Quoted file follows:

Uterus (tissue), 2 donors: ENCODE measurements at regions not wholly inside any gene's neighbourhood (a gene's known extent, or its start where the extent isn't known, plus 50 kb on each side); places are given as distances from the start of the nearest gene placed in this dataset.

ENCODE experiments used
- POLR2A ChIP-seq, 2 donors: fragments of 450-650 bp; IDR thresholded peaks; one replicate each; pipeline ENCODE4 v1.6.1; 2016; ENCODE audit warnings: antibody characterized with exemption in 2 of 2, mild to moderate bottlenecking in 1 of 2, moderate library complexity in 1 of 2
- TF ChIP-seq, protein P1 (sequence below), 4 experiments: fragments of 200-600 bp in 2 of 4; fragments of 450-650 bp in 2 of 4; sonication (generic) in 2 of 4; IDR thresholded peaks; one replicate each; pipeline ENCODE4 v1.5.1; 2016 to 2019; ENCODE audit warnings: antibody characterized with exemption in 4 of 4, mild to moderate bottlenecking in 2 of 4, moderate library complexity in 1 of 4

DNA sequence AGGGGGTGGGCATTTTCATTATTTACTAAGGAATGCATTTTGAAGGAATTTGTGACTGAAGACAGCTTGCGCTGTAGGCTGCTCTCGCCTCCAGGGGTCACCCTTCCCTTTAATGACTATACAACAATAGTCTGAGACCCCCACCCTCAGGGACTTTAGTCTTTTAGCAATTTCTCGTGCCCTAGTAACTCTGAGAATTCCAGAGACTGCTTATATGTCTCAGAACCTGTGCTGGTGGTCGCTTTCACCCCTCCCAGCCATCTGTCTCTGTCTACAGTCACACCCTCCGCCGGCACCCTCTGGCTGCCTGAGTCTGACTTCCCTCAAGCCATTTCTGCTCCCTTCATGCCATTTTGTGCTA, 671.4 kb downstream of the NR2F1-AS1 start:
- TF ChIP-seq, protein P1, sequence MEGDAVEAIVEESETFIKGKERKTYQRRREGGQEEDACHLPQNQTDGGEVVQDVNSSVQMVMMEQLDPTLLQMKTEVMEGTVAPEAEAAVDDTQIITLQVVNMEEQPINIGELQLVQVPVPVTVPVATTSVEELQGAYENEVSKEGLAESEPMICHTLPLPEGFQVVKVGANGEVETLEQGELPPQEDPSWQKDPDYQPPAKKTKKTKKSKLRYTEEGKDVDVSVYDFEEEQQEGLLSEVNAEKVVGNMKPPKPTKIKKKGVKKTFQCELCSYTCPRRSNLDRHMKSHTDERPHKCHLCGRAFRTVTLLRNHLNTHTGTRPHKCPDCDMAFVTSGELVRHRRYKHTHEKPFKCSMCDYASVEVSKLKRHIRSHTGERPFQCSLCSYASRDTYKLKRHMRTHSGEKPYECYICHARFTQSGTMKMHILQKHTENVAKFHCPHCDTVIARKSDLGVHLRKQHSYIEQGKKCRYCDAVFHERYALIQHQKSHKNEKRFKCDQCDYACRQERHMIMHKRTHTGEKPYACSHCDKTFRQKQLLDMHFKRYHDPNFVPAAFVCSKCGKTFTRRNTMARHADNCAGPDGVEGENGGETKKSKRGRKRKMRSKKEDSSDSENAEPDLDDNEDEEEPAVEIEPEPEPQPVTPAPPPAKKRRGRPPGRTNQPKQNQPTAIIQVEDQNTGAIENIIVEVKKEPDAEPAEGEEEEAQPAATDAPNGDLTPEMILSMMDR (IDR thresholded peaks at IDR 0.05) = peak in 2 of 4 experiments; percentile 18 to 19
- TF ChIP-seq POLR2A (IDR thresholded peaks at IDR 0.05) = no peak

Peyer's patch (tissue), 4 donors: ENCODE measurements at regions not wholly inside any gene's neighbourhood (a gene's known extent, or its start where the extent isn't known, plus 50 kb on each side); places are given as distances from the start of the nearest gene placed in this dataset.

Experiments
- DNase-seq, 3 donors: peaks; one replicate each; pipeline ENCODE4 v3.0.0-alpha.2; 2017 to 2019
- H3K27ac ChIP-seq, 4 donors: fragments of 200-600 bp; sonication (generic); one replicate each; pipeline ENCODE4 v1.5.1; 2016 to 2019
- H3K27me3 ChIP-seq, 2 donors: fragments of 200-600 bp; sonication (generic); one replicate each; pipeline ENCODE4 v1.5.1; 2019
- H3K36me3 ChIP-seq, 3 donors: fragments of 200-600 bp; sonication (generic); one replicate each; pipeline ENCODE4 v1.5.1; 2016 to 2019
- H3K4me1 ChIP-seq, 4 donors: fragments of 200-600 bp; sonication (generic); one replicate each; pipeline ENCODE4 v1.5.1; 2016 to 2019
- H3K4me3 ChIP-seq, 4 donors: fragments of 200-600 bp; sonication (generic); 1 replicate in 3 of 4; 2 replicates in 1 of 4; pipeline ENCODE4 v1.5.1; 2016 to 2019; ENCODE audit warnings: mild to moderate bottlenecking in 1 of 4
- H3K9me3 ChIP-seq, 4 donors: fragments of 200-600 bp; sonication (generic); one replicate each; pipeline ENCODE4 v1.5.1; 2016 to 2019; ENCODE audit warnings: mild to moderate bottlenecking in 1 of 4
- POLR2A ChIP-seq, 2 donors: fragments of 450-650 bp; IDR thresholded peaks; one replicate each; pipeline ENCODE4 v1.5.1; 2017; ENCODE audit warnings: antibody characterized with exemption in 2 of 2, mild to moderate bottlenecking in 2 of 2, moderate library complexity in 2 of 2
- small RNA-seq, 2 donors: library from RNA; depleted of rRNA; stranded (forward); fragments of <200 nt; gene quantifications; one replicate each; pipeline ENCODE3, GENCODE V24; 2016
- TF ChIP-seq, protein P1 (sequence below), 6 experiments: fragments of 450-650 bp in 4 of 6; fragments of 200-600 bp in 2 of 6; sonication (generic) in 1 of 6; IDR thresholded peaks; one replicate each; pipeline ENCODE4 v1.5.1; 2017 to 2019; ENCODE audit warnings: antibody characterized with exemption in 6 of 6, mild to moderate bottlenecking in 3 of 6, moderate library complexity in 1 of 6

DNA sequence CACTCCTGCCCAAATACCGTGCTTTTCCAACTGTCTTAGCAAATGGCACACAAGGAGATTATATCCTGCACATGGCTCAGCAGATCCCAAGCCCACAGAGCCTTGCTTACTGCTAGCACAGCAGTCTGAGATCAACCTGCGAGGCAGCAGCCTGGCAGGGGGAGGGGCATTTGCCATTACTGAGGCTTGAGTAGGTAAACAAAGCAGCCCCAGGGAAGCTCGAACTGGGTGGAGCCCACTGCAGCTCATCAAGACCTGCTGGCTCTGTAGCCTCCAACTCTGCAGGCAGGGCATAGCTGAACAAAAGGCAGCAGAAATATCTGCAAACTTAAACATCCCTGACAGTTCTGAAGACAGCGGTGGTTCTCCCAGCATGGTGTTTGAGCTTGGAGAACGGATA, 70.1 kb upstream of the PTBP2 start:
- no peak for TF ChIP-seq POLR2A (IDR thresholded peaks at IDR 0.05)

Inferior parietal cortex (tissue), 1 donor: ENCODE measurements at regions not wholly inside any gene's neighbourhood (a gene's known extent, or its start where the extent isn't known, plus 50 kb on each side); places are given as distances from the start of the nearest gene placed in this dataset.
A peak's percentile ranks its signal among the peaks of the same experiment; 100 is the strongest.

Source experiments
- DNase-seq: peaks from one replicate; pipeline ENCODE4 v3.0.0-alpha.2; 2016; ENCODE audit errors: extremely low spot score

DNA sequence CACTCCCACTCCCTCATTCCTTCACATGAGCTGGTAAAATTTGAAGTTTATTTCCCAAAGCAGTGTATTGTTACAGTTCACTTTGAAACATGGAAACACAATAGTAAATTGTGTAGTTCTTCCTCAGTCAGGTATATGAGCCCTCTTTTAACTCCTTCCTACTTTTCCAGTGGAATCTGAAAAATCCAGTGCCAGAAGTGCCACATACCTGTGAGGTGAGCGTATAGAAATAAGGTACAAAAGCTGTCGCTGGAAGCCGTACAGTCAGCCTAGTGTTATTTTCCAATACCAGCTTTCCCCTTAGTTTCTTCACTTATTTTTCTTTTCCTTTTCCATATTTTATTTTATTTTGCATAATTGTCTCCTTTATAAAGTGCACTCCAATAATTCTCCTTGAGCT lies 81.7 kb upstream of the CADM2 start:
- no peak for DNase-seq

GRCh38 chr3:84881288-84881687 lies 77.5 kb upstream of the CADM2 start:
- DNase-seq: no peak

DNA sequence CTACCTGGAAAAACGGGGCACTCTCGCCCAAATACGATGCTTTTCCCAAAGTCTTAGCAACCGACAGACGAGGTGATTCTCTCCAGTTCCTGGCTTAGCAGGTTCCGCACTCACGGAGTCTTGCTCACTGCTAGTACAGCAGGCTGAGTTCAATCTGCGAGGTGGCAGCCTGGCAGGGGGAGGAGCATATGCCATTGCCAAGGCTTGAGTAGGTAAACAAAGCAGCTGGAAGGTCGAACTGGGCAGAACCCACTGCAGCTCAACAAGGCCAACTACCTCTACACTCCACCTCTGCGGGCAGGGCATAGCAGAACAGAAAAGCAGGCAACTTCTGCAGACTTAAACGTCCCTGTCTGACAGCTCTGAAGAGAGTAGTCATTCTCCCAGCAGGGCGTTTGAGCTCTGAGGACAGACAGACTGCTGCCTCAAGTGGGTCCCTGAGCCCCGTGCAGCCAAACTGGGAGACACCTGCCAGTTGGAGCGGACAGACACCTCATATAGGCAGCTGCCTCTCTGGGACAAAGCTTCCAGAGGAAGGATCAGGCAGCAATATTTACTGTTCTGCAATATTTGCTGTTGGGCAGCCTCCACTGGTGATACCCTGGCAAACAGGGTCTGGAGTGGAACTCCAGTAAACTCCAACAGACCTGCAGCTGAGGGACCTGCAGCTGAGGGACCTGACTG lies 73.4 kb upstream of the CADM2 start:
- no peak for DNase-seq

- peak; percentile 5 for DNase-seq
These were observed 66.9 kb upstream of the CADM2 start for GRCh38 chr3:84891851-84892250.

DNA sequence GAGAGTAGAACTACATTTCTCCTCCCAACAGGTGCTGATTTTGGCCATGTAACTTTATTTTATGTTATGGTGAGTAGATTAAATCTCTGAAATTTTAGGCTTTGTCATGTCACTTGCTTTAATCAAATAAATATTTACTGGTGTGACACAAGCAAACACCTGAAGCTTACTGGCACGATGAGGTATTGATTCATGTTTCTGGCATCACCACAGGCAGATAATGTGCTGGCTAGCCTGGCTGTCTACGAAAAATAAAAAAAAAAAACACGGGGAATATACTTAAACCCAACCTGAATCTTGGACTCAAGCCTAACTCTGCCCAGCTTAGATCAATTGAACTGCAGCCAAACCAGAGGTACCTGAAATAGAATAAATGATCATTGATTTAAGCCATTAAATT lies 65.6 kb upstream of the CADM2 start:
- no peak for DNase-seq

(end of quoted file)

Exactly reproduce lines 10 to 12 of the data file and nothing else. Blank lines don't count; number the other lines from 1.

- DNase-seq, 3 donors: peaks; one replicate each; pipeline ENCODE4 v3.0.0-alpha.2; 2017 to 2019
- H3K27ac ChIP-seq, 4 donors: fragments of 200-600 bp; sonication (generic); one replicate each; pipeline ENCODE4 v1.5.1; 2016 to 2019
- H3K27me3 ChIP-seq, 2 donors: fragments of 200-600 bp; sonication (generic); one replicate each; pipeline ENCODE4 v1.5.1; 2019